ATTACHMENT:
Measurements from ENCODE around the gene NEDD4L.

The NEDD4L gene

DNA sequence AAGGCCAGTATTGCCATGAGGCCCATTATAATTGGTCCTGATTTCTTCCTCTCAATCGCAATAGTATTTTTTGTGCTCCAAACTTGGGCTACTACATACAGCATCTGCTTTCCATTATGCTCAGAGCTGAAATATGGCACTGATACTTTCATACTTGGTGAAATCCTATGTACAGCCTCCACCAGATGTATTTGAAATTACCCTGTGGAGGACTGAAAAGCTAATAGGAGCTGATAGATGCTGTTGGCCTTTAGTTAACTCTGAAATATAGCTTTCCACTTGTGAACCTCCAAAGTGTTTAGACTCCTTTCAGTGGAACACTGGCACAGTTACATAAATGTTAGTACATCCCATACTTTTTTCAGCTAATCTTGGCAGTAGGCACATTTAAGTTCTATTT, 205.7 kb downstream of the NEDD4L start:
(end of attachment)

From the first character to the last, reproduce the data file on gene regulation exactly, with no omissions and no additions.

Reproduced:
Measurements from ENCODE around the gene NEDD4L.

The NEDD4L gene

DNA sequence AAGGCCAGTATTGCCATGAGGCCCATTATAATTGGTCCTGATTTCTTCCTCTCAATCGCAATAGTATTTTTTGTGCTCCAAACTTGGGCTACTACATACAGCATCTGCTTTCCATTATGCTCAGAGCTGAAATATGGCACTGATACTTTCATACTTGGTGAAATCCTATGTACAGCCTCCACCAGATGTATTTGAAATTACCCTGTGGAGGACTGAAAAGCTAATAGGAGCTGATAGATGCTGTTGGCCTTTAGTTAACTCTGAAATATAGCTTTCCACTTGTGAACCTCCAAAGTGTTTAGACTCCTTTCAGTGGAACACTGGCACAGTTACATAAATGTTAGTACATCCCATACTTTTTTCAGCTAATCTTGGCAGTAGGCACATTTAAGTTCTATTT, 205.7 kb downstream of the NEDD4L start: